Healthcare companies with pending M&A — not a small group these days — can feel better about their chances to clinch deals after this week's ruling letting the proposed media merger of AT&T and Time Warner move forward.
The decision holds promise for CVS' pending $69 billion acquisition of Aetna, expected to close in the second half of fiscal year 2018, as well as Cigna's proposed $67 billion acquisition of Express Scripts, analysts said.
Judge Richard Leon on Tuesday blocked the Department of Justice's lawsuit to stop AT&T's $85.4 billion acquisition of Time Warner, without conditions. The judge rejected the DOJ's argument the vertical merger would stifle competition and raise costs.
"Judge Leon's decision, in our view, makes it more difficult for the DOJ to successfully support a case for the CVS-AET deal harming consumers," Jefferies analysts wrote.
"The only area of potential antitrust concern in the CVS and AET businesses is in the Medicare Part D plan (PDP) business, though we note that such issues could be remedied structurally through a divestiture of assets," the analysts said.
Leerink also pointed to Medicare Part D as the more pressing area for antitrust concerns for CVS, though noted that DOJ Assistant Attorney General for the Antitrust Division Makan Delrahim has said he prefers such remedies.
Healthcare companies turned to vertical mergers after a series of horizontal pacts, including proposals to merge Aetna with Humana and Cigna with Anthem, were rejected. Ironically, Delrahim was a lobbyist at Anthem before moving to DOJ.
Mizuho healthcare analyst Ann Hynes wrote that the media decision is a good sign for all four healthcare companies, especially CVS and Aetna, with a recently announced a management restructure that would bring two of Aetna's executives into CVS' C-suite post-merger.
"Based on past checks with DOJ experts, vertical deals, like the CVS and Aetna deal are very difficult to block," Hynes wrote. "Given the pending Cigna/ESRX deal, we think the DOJ will look at how both deals could impact the competitive landscape together, especially the impact on mid-size managed care companies, but we continue to believe both deals are ultimately approved."
Leerink expressed a similar degree of certainty about the pending healthcare mergers, writing in a note that the precedent set by the Time Warner case "bodes well for both of the pending deals" and noting it continues "to believe that both deals will gain regulatory approval."
Optimism for both healthcare megamergers was rapidly reflected in the market. Stocks for all four healthcare companies rose after hours on Tuesday, with CVS up 2%, Aetna up 3%, Cigna up 1% and Express Scripts up 5%.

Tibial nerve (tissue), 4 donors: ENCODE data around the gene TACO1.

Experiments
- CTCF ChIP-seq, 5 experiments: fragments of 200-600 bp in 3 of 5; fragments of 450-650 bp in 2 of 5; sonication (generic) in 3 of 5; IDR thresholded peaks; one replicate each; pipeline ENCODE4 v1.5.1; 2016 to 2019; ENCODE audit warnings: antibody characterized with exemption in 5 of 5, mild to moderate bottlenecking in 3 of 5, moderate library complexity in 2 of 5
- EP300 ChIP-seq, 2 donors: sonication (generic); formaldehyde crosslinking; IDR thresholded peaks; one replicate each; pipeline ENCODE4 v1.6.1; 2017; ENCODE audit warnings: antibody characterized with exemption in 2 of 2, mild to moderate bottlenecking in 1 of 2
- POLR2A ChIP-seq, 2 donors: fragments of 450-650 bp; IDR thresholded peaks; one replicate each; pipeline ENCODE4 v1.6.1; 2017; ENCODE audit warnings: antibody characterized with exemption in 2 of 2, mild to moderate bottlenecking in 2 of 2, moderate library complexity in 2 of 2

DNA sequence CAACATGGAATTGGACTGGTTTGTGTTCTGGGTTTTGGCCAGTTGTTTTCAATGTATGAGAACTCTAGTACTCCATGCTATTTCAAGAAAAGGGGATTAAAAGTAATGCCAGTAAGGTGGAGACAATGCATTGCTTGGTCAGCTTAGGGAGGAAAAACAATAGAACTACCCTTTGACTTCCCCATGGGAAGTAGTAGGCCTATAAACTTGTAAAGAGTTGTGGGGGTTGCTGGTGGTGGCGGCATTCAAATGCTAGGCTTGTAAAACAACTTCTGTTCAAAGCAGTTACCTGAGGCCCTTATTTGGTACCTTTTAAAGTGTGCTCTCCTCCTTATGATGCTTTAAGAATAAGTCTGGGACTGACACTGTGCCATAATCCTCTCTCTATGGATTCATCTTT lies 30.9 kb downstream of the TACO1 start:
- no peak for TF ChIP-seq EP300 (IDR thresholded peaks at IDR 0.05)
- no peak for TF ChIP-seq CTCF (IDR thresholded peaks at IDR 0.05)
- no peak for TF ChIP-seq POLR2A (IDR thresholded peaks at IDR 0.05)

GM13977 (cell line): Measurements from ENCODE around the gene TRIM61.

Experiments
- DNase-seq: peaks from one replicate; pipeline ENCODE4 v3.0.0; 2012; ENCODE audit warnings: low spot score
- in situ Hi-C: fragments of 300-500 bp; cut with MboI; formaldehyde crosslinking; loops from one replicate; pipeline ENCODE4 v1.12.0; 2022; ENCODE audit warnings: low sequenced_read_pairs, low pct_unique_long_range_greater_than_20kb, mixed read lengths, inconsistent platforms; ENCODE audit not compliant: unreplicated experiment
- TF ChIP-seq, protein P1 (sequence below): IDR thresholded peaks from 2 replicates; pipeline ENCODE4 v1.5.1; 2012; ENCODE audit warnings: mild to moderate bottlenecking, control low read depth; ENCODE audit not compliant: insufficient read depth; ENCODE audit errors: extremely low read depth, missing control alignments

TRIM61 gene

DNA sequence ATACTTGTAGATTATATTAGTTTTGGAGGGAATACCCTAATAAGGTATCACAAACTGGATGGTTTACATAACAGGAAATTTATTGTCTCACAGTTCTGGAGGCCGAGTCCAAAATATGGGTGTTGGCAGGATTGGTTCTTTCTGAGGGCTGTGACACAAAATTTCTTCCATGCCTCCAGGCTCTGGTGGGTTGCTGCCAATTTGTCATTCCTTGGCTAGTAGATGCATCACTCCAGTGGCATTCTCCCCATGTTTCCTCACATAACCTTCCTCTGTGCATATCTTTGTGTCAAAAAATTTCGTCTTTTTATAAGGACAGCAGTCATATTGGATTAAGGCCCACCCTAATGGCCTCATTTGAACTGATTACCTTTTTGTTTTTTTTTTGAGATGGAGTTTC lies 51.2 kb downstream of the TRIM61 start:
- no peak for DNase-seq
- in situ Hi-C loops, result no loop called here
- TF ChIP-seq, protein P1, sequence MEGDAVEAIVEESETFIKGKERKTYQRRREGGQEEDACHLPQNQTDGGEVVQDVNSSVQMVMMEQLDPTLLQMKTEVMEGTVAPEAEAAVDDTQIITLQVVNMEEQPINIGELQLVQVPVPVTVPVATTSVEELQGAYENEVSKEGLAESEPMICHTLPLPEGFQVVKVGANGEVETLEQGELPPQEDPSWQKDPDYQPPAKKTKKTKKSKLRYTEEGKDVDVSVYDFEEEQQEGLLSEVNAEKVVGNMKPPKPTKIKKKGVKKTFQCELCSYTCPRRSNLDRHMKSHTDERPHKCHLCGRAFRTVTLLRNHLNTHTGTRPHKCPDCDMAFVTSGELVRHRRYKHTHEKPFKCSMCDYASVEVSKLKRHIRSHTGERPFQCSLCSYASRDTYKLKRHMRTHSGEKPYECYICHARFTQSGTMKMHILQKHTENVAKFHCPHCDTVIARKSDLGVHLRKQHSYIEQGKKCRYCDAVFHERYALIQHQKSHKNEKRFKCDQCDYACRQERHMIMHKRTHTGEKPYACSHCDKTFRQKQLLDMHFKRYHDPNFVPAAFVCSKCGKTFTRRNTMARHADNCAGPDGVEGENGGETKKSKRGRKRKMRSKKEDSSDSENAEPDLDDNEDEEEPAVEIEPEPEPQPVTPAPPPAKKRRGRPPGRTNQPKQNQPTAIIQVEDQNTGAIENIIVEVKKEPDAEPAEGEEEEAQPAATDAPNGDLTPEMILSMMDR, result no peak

Large vertical integrations like CVS/Aetna and Cigna/Express Scripts would shake up the healthcare industry substantially. In a recent PwC report, several vertical integrators said their new scale and negotiating power will allow them to reduce costs of services and products. A recent analysis from Moody’s found the CVS-Aetna merger would create a company “with a diversified revenue stream, unsurpassed scale and the potential to reshape the entire health plan market.”
Of course, there are no guarantees the companies will pass on cost savings to consumers, and skeptics point to research that mergers do not always lead to lower prices.
And not everyone is bullish on the connection between the mergers.
Antitrust lawyer David Balto, a former policy director of the FTC, told Healthcare Dive he believes the significance of the media merger's approval is overstated in its insinuations for healthcare mergers.
"We're talking about dominant PBM firms," Balto said, referring to Express Scripts and CVS' Caremark.
"The markets involved are dramatically different and the nature of competition in those markets is dramatically different."
Balto said the DOJ has made it a priority to protect competition in the insurance market.
Mergers like CVS/Aetna and Cigna/Express Scripts, he said, would "weaken the fragile nature of competition." Evidence of exclusionary practices is one of many reasons why Balto believes the DOJ will take a more critical look at vertical integrations in healthcare, specifically with insurance companies and PBMs.
"The two merged firms would be able to use their power over PBMs to go harm insurance rivals, and that's a much stronger concern than existed in the AT&T merger," he said.
Despite the differences that can be counted between large mergers in media and those in healthcare, Leerink's confidence in what it believes will be the approval of both CVS/Aetna and Cigna/Express Scripts is reduced harm to consumers, not competitors.